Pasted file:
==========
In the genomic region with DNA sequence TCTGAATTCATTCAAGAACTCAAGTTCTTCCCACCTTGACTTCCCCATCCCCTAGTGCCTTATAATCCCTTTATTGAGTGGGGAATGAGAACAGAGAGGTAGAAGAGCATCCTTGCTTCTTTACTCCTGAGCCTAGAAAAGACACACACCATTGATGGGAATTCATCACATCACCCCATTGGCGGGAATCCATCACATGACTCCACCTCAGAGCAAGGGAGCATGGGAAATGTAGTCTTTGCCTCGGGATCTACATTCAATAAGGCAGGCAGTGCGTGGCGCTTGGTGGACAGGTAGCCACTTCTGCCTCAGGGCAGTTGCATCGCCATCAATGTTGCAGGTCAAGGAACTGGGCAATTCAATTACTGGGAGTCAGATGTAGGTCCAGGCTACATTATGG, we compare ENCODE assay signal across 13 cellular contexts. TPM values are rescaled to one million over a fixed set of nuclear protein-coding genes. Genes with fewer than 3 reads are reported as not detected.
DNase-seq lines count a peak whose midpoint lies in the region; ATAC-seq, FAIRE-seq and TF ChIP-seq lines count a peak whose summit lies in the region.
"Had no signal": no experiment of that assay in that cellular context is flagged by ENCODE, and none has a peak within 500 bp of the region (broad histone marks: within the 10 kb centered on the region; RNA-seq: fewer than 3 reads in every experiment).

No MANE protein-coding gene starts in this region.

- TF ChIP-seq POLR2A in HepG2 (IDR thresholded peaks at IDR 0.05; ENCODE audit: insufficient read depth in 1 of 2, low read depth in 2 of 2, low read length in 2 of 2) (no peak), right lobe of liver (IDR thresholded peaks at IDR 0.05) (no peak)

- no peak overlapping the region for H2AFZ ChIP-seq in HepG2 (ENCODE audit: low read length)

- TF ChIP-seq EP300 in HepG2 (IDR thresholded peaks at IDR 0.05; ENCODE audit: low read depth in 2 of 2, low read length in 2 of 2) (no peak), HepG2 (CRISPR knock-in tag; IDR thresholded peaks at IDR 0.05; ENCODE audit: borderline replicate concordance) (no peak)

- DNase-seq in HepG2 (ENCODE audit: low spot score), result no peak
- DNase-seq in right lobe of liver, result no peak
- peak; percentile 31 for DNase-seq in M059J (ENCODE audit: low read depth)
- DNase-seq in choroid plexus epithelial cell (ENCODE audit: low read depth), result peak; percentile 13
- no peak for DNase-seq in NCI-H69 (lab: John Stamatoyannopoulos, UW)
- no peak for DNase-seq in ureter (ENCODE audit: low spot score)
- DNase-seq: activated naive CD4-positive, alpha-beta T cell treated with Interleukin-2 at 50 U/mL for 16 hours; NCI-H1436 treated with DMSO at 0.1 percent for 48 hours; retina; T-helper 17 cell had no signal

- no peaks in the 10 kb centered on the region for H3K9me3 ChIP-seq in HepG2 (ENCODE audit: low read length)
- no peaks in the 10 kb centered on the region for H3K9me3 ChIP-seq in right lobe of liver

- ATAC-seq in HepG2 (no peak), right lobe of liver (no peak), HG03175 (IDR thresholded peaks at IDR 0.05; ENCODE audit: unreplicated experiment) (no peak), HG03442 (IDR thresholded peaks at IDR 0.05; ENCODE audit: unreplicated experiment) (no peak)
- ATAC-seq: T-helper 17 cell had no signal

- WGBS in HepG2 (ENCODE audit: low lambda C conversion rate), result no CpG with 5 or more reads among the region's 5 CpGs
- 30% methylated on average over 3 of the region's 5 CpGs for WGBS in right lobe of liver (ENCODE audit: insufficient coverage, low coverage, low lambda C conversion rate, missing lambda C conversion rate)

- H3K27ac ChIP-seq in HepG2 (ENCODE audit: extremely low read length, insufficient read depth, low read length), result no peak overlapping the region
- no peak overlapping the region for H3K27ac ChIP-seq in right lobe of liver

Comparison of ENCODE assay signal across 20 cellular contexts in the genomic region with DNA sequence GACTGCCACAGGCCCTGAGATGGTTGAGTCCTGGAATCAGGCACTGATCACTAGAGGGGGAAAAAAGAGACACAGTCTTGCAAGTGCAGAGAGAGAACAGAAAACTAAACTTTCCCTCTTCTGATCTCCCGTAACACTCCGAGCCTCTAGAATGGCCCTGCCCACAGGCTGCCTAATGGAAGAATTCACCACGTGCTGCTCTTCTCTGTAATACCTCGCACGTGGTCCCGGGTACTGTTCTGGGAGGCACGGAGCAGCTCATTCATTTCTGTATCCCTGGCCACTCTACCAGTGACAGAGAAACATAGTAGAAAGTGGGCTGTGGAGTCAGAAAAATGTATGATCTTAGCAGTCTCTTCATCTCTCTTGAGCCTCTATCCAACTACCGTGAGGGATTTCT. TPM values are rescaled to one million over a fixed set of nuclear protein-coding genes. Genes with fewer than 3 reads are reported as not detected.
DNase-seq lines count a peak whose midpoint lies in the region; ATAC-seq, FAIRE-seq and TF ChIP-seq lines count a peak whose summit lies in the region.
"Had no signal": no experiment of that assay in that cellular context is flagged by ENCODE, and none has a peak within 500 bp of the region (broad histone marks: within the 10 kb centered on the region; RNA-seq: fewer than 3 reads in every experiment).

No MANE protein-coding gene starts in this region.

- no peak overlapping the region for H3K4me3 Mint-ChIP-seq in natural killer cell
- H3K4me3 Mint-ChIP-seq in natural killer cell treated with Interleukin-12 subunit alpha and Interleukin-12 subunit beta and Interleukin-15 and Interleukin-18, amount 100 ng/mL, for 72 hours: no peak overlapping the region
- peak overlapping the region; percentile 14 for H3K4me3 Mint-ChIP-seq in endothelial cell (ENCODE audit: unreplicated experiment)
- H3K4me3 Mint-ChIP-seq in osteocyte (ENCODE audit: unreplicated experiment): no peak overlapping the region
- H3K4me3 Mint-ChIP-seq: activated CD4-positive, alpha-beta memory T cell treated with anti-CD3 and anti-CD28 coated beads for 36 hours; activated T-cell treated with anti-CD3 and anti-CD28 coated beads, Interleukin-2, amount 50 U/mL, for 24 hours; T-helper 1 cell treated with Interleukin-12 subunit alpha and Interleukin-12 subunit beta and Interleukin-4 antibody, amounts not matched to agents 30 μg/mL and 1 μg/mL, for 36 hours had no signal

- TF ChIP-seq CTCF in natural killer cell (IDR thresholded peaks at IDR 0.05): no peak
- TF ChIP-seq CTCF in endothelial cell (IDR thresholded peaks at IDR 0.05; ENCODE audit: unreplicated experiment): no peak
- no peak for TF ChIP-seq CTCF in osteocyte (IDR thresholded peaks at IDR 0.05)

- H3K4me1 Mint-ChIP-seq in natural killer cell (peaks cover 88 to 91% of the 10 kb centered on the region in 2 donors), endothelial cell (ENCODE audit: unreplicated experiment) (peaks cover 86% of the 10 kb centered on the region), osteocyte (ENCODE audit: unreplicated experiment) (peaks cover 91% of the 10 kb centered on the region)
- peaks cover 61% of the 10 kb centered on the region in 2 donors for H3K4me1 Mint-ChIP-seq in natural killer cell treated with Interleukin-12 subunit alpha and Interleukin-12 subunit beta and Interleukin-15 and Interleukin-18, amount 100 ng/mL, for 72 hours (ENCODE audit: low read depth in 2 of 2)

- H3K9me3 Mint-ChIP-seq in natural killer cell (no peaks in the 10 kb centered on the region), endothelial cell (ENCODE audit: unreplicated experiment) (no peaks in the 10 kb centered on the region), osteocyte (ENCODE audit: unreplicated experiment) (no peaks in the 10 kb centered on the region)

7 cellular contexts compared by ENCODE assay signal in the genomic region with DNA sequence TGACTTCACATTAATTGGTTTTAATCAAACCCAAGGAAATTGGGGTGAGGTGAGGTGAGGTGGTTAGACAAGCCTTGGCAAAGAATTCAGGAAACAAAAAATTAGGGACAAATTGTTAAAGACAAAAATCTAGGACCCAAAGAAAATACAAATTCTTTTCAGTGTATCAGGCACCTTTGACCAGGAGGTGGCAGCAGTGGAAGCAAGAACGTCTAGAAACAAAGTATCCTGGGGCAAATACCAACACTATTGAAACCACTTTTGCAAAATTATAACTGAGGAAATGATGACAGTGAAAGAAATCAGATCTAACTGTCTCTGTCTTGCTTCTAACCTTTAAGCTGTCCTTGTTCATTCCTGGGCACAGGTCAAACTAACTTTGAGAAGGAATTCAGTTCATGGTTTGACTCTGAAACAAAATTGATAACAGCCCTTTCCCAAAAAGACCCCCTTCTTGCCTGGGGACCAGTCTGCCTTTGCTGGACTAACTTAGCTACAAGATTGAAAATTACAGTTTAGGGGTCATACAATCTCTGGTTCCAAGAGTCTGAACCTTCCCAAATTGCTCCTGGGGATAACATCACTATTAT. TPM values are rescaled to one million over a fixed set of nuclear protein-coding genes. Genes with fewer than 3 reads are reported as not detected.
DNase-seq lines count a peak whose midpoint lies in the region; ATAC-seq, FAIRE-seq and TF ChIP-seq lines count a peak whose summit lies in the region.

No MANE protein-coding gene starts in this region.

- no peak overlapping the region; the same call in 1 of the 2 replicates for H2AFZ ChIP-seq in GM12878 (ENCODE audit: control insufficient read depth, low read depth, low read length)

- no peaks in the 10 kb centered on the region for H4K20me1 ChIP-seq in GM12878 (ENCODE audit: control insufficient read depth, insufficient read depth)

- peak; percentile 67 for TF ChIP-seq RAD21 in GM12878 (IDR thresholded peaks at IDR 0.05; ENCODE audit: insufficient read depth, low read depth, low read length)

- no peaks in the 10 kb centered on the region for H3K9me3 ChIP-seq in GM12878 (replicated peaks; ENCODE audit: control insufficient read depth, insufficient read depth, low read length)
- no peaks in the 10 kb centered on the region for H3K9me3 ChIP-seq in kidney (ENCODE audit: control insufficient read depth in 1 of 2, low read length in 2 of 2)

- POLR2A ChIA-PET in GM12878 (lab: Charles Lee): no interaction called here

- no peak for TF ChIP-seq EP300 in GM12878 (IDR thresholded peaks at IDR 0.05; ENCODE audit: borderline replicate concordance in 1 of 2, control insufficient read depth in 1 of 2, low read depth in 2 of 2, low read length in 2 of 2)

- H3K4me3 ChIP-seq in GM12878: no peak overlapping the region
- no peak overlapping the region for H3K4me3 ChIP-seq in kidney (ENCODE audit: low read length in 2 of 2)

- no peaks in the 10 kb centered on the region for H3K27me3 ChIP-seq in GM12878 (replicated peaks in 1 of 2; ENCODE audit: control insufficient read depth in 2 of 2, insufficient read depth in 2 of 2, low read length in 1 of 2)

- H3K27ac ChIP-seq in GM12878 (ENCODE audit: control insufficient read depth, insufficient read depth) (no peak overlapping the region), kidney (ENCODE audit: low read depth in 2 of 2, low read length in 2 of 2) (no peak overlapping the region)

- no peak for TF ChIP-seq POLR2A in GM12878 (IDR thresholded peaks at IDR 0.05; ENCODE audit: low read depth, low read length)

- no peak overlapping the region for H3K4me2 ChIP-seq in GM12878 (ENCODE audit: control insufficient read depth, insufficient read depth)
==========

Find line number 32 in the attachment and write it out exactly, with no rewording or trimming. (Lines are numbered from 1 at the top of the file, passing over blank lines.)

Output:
- TF ChIP-seq CTCF in natural killer cell (IDR thresholded peaks at IDR 0.05): no peak